So if you didn’t know I am on Twitter. I follow a select group of people one of whom is @threegirldad.
Now I must say that there are very few things on Twitter that I would recommend and then there was this from @threegirldad:
10 years ago yesterday, my wife dismissed one of her college classes early because she was unable to remember some of her lecture material. “I guess I’ve been pushing myself too hard,” she said that evening. “At least I have the weekend to recharge.”
10 years ago today, as we were leaving the house, my wife pointed to the front door and said, “What is that thing called?” I called our doctor’s emergency contact number, described her symptoms to a nurse, and heard these words:
Get her to an Emergency Room as quickly as you can without endangering yourself or others. Every minute counts.”
When we arrived at the ER, she was immediately taken to an exam room, and then off to another area for an MRI.
About 15 minutes later: “Your wife has had a stroke. We are admitting her straight to ICU.” That evening, we had our diagnosis: a “minor” hemorrhagic stroke. There was relatively little damage evident. She had some weakness, but would spend one week in a Rehab facility.
The week in the Rehab facility was uneventful, while positive. She was regaining strength, and the outlook was full recovery in a few months. The next Saturday, about an hour before she was supposed to be discharged, it was clear that something had gone terribly wrong overnight
She was taken back to the hospital by ambulance, and admitted again to ICU. A second MRI revealed a second, and far worse, stroke…cause unknown. Multiple scans of various kinds followed, none providing any answers. Then, finally, one last procedure found what the others missed:
A tumor that was obscured by the bleed caused by the first stroke. Emergency surgery was scheduled; the surgery lasted about seven hours. The surgeon told us that the tumor was encapsulated, and he was confident that he removed it all without causing damage to surrounding tissue.
But the prognosis for physical recovery was now much different. No one could say if she would recover, or to what extent, or how long any recovery might take. Once she was well enough to be transferred out of ICU, assessments began. Verdict:
Months of Physical, Occupational, and Speech therapy lay ahead. She would have to learn how to dress and undress, how to hold special utensils, she required a wheelchair. She would have to learn how to talk again, which turned out to be a greater challenge than anything else.
The stroke affected her speech completely differently than the vast majority of people. She was diagnosed as a “neurogenic stutterer.” The words that she could say weren’t slurred; they were repeated five to six times. *Each* word.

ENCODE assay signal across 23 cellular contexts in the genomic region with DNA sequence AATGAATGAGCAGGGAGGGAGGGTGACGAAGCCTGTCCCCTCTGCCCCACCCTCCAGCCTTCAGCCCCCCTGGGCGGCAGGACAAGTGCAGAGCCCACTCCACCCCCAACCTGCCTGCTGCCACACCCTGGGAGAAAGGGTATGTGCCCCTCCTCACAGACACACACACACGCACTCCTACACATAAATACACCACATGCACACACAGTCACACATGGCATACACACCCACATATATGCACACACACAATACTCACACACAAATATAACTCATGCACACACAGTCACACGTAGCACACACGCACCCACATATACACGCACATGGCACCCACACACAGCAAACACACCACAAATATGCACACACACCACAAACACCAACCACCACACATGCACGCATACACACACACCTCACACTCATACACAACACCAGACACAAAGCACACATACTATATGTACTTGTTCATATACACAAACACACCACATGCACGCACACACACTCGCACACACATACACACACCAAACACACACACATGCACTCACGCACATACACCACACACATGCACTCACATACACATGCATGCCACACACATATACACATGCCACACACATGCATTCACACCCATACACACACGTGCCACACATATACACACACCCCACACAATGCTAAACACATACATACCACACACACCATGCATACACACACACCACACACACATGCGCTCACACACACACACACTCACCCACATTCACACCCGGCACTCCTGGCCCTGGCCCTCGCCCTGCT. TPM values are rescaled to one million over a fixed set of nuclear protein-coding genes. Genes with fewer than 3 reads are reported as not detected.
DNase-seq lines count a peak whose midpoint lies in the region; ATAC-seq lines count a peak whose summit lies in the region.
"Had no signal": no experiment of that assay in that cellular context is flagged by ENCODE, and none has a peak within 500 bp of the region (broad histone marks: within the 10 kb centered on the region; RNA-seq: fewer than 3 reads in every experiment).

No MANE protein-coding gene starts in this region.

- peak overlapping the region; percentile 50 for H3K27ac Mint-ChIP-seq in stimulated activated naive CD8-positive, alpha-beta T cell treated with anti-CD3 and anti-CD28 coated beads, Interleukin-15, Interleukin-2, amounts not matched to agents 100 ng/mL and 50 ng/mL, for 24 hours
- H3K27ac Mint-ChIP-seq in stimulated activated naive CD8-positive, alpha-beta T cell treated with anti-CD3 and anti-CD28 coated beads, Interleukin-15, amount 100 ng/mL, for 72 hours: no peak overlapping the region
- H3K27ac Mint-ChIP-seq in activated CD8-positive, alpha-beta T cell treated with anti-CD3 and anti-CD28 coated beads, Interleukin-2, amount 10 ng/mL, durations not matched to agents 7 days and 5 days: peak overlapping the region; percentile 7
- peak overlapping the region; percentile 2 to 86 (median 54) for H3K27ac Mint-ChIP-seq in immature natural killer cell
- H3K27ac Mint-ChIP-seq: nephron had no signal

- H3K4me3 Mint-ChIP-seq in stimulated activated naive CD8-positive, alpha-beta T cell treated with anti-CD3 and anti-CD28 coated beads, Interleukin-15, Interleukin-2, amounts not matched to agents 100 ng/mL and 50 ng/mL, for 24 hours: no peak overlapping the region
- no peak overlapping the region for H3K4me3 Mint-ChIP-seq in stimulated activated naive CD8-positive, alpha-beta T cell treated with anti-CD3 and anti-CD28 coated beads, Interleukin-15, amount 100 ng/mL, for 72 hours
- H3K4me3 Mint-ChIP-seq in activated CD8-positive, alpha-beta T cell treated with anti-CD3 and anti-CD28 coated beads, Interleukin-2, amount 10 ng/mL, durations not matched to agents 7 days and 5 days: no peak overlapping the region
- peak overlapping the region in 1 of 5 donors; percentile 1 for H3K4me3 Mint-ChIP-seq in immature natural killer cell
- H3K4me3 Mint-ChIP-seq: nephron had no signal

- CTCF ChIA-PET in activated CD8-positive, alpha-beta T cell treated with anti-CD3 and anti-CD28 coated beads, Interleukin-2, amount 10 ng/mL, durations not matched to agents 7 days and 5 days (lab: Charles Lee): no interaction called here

None of the techniques used to assist with recovering from slurred speech helped her at all. Her therapist told us at one session, “In 25 years, I’ve never seen this condition myself. I’ve only read about it. We’re going to have to think differently.”
After weeks of almost no progress, she broke down one day. “How will I ever teach again?” (Remember, each word was repeated five to six times). Then, the magical moment: During a session her therapist said, “I want you to pretend that you are in class giving a lecture.”
That’s when I heard her speak normally for the first time in four months. The stroke had not affected the part of her brain where those memories were stored. It would be roughly a year and a half before her spontaneous speech was as fluid as her “memory bank” speech.
For the rest of her stay in long-term care, PTs and OTs would gather around her during her sessions, and she would pretend to give a Microbiology or A&P lecture while doing rehab. Six months after her second stroke, she was finally able to come home.
There were two setbacks along the way, with shorter stays in long-term rehab. A year and a half after after her strokes, she was able to switch from a wheelchair to arm crutches. Six months after that, she put the arm crutches away for the last time.
2 and 1/2 years after that fate day 10 years ago, I sat in the passenger’s seat of our car while she slowly, anxiously drove around through our neighborhood. “It feels like being a teenager again.”
God has been unspeakably merciful to us. The tumor was eventually diagnosed as benign. She has lived to see our then pre-teen girls become young adults. We thank Him every day for this and so many other blessings.
This is the best thing I have ever read on Twitter.